Lok Sabha proceedings were disrupted repeatedly on Monday with several members condemning a move to ban Bhagwad Gita by a Siberian court. They demanded that the government take it up strongly with Russia.
External Affairs Minister S.M.Krishna will make a statement on the issue in the House on Tuesday. Announcing this Parliamentary Affairs Minister Pawan Kumar Bansal said the sentiment cut across the party lines.
"We will not tolerate any move to insult Lord Krishna," Rashtriya Janata Dal president Lalu Prasad, said, adding that it was a `conspiracy against Lord Krishna.’ He was supported by several members who expressed their anger over reports that a court in Tomsk was due to pronounce its verdict in a case calling for a ban on the Bhagwad Gita.
The Russian translation of a book 'Bhagwad Gita As It is' written by Bhaktivedanta Swami Prabhupada, the founder of International Society for Krishna Consciousness (ISKCON) is being sought to be banned by a court for reportedly spreading "social discord".
Raising the issue during Zero Hour, Bhratruhari Mahtab (Biju Janata Dal) demanded that the Indian Embassy in Moscow should take the issue up with the Russian authorities. Demanding that religious freedom of the Hindus in Russia should not be compromised, he said the ISKCON had also appealed in this regard to the Indian government.
As soon as he finished speaking, members of Shiv Sena, BJP, RJD, BSP, Samajwadi Party and even Congress member Ijyaraj Singh stood up and protested the move. They also sought an immediate intervention by the government.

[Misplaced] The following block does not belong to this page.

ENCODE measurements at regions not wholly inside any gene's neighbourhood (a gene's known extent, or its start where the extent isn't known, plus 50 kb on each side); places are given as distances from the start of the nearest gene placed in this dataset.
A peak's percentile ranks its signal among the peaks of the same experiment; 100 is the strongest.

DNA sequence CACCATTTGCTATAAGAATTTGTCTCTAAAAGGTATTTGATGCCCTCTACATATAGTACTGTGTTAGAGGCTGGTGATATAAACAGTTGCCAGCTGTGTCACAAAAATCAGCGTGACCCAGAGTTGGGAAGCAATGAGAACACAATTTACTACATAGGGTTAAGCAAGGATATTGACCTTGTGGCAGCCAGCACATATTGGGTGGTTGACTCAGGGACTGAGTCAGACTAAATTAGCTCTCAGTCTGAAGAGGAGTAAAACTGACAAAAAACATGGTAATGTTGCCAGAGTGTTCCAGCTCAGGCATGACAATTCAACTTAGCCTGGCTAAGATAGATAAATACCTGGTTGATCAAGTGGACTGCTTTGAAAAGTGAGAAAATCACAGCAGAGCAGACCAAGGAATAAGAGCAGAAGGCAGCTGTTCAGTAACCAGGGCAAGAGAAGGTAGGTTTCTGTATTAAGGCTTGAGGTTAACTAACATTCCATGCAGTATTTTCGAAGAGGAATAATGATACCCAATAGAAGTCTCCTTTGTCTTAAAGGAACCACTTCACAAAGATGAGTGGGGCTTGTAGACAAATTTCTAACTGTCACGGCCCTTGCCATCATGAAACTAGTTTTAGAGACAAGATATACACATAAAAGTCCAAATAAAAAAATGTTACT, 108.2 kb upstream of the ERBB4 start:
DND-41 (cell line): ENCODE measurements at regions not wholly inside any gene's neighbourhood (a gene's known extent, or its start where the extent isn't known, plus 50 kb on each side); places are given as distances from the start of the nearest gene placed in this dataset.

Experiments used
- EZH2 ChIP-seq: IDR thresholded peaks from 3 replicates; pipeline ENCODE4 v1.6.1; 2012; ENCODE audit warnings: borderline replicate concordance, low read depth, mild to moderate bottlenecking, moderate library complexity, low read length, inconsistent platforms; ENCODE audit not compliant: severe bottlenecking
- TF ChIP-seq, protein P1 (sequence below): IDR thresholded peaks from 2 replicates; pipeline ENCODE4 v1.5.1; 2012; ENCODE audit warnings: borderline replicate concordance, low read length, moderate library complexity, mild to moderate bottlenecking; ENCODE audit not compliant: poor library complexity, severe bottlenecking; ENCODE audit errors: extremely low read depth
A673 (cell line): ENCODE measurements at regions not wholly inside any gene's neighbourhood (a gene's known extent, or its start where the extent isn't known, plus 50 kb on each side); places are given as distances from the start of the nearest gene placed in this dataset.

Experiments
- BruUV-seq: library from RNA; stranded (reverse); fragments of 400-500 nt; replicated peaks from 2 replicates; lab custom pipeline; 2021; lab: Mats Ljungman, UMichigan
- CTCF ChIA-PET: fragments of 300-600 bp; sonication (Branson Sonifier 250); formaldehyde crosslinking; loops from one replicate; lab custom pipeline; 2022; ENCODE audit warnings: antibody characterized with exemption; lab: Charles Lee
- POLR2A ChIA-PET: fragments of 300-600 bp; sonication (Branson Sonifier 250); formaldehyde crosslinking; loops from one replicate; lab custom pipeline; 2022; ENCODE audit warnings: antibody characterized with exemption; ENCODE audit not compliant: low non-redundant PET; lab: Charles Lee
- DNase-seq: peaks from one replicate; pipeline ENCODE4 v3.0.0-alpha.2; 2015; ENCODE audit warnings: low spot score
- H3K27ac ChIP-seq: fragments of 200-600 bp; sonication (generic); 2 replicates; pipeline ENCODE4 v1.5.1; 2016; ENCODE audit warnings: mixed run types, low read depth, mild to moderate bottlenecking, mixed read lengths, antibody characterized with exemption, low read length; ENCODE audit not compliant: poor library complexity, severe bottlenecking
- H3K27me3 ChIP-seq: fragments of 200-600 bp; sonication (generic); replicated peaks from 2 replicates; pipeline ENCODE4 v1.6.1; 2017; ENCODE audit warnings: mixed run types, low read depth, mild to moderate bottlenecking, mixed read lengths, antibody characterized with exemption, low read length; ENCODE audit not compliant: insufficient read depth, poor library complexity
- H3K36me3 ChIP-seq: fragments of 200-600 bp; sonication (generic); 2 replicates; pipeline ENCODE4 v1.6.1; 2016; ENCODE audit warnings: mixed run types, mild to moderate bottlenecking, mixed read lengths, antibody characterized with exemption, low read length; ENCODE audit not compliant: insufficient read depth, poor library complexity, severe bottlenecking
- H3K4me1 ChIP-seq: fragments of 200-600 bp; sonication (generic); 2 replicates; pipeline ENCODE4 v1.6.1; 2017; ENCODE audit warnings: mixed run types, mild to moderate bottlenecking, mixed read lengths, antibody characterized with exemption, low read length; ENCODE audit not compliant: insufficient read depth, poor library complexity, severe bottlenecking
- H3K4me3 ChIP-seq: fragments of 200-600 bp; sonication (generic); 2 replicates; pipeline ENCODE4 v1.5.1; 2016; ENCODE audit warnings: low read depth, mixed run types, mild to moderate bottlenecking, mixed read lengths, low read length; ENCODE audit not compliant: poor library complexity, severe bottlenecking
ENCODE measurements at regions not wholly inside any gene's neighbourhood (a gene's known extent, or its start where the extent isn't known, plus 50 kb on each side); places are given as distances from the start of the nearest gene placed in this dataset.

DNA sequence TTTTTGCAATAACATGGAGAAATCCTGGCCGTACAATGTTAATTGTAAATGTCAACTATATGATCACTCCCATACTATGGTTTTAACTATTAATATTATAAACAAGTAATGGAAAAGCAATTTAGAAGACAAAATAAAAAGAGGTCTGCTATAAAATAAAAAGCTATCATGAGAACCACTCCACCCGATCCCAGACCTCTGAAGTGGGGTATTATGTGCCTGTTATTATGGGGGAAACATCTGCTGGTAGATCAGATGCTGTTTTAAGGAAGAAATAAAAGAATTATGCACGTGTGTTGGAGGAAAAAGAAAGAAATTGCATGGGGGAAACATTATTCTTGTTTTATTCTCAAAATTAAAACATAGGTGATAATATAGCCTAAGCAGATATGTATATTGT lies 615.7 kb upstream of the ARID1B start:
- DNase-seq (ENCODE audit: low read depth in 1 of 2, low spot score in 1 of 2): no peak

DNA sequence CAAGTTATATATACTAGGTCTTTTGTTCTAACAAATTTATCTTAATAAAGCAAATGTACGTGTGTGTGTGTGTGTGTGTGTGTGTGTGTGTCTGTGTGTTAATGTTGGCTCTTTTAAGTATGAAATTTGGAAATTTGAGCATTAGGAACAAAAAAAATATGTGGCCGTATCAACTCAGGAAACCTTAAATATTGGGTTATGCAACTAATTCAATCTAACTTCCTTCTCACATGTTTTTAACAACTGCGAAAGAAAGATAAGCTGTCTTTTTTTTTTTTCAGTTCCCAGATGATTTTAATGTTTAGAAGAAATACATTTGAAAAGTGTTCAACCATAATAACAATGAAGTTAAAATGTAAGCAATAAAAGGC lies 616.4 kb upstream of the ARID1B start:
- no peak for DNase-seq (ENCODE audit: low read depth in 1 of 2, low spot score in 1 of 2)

Speaker Meira Kumar, while asking them to maintain order, advised them to submit notices to have a full-fledged discussion on the subject.
Mr. Lalu Prasad said the government should lodge a strong protest with Russia, adding ``insult to Lord Krishna and the Gita will not be tolerated.’’ The Samajwadi Party chief Mulayam Singh Yadav, Shiv Sena's Chandrakant Khaire and BJP's Murli Manohar Joshi were on their feet while trying to make their point in an agitated manner.
As the melee continued, the Speaker adjourned the House until 2 p.m. When the House met, similar scenes prevailed and had to be adjourned once again until four p.m. when several members including Sharad Yadav of Janata Dal (United) spoke and said sentiments of millions of Indian were associated with the issue and the government should take the initiative to resolve it.
A case filed in June this year, seeking a ban on the Russian translation of the ISKCON chief's book on Gita, is to come up for hearing in a court in Tomsk in Russia soon.
The petitioners there have argued that the holy book is extreme in nature and could cause social discord. The ISKCON argument is that the proponents of the case have not consulted any Indologist and have based their arguments on misplaced information.